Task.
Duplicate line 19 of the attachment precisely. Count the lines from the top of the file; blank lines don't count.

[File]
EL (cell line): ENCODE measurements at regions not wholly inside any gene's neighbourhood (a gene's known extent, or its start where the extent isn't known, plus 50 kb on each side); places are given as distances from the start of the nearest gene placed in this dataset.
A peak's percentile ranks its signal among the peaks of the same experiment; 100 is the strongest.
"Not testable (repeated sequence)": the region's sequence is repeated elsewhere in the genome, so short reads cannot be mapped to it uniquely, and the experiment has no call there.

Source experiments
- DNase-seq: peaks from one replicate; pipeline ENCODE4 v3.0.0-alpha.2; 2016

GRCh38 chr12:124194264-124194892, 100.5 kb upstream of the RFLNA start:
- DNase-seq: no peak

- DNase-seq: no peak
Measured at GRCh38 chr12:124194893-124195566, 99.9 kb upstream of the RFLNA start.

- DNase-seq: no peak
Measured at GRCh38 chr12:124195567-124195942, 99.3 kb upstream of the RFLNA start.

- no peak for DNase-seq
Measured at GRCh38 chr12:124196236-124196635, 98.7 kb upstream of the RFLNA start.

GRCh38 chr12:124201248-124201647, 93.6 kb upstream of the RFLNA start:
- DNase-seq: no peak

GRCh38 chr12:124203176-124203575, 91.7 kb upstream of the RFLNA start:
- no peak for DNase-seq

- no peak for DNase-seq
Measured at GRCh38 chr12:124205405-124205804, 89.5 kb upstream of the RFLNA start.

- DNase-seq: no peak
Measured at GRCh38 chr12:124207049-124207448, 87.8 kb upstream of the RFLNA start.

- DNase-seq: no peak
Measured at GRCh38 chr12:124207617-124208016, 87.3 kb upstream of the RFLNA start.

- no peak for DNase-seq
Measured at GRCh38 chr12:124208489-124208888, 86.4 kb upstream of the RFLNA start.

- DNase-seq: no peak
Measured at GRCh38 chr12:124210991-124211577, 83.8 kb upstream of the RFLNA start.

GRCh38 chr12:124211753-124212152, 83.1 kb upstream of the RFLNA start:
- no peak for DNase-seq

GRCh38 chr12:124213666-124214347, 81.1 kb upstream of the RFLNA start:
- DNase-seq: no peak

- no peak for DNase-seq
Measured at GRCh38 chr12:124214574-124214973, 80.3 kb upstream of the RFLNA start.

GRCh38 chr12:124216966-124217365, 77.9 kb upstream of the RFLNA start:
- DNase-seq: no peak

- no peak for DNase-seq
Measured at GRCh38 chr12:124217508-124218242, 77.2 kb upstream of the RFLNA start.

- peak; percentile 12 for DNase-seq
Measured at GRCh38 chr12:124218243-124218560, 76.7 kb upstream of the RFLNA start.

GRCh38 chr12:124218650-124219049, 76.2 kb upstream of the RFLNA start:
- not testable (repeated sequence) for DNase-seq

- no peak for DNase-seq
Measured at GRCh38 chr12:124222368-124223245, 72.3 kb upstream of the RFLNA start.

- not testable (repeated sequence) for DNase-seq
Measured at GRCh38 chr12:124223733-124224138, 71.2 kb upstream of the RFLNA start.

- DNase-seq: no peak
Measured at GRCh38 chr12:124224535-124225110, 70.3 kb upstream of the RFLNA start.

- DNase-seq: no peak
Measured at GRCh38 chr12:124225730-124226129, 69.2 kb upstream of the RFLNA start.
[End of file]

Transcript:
Measured at GRCh38 chr12:124205405-124205804, 89.5 kb upstream of the RFLNA start.